The Business Council of Australia’s failure to produce a shred of economic evidence to justify the Turnbull Government’s corporate tax cuts under questioning from the ABC shows that this policy is not designed to do anything other than hand cash to businesses and, bizarrely, the United States’ Internal Revenue Service.
According to tax arrangements in place between Australia and the United States – whose corporate tax rate is already significantly higher than our own – any United States company which pays tax in Australia at the lower Australian rate must pay the difference between the two rates to the American Internal Revenue Service.
This means that lowering the corporate tax rate in Australia makes no difference to the overall tax paid by American companies, which account for 27% of the international investment that this tax cut was advertised to stimulate.
Surely this was not Turnbull’s intention? Did Treasurer Scott Morrison, Finance Minister Mathias Cormann or Assistant Treasurer Kelly O’Dwyer even realise this was going to be the result? There are serious questions here about competence in financial management. If they did intend it, then there are other serious questions. For example, how is handing the US billions of dollars of what could have been our tax revenue going to make the Coalition’s “jobs and growth” materialise?
Corporate tax cuts are not a plan for jobs or growth. Modelling by Treasury in 2014 found that in the short term the biggest benefits went to the profits of the companies themselves, and in the longer term the improvement in GDP would be small and the growth in jobs less than 1%. The Government’s own budget forecasts show that business investment will be down 5% next year and flat the year after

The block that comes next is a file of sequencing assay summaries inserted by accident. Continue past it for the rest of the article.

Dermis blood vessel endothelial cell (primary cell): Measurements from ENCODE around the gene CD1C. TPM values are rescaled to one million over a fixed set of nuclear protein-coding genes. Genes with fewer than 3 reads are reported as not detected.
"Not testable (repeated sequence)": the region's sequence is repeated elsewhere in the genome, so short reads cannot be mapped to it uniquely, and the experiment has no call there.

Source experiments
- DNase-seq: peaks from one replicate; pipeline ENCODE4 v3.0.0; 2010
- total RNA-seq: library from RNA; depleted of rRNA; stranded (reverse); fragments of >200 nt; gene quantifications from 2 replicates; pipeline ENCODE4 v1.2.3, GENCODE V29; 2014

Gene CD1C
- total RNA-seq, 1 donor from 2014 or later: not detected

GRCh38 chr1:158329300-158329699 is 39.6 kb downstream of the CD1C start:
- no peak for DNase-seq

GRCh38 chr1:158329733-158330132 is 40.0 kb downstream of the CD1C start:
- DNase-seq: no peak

Instead of the already unlikely possibility that these business savings will go to investment, the major impact of this policy as applied to American companies is that it will be to funnel more money out of the Australian economy, in this instance landing in the coffers of the US Government. The Turnbull Government has found a way to legislate offshoring of profits!
The United States is by far the largest contributor to foreign investment in Australia. Pushing locally generated profits back to the United States will have a real impact on the amount of revenue that these companies generate for our own government. But it will have no impact on how much tax these companies pay overall and therefore does not provide any incentive for them to increase investment in Australia.
“It’s clear that this policy is all about corporate handouts rather than acting in the best interests of all Australians.”
“We are seeing a clear pattern emerge from this Government: half-baked policy announcements followed by waves of questions and criticism from the very experts that the government should be consulting with, and then finally the quiet retreat back to the drawing board.”
“When the Mr. Turnbull promised innovation I don’t think this is what most Australians had in mind.”
Media Contact: Peter Green 0400 764 200